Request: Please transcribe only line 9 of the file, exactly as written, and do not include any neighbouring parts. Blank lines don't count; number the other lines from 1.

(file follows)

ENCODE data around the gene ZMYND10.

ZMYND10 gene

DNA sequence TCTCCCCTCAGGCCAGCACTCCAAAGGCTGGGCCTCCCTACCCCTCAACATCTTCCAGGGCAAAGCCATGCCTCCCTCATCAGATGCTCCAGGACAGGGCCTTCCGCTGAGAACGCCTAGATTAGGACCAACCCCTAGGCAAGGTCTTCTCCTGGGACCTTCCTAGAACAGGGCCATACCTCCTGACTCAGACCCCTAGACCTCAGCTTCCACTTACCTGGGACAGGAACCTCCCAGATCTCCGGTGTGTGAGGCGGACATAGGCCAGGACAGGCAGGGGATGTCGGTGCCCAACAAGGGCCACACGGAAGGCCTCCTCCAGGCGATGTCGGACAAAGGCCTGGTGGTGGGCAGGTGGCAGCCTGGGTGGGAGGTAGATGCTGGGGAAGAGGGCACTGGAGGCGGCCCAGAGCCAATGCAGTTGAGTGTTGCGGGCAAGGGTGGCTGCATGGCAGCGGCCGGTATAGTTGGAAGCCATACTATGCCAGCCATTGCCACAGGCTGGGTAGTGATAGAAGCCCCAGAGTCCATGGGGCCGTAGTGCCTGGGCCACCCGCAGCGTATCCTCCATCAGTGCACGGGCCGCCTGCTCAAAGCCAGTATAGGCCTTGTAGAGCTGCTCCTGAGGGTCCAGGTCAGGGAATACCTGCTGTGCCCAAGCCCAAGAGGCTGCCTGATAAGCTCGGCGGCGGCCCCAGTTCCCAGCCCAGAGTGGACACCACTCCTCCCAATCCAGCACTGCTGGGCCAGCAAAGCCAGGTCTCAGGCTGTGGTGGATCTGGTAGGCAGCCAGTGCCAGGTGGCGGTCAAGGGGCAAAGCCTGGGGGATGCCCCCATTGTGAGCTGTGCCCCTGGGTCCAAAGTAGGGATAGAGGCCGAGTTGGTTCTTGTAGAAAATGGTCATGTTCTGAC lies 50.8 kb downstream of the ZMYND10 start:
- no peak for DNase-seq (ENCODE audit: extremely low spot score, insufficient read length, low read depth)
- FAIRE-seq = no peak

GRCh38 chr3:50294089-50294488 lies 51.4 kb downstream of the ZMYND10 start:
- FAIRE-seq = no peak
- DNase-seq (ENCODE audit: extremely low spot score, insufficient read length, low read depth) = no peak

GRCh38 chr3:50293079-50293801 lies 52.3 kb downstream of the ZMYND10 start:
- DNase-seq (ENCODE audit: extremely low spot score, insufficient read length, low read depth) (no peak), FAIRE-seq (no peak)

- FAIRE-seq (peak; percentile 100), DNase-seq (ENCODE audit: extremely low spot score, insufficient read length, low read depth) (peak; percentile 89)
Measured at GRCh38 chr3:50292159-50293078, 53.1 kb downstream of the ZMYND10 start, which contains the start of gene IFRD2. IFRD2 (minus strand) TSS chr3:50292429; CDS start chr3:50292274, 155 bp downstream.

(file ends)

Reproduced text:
GRCh38 chr3:50293079-50293801 lies 52.3 kb downstream of the ZMYND10 start: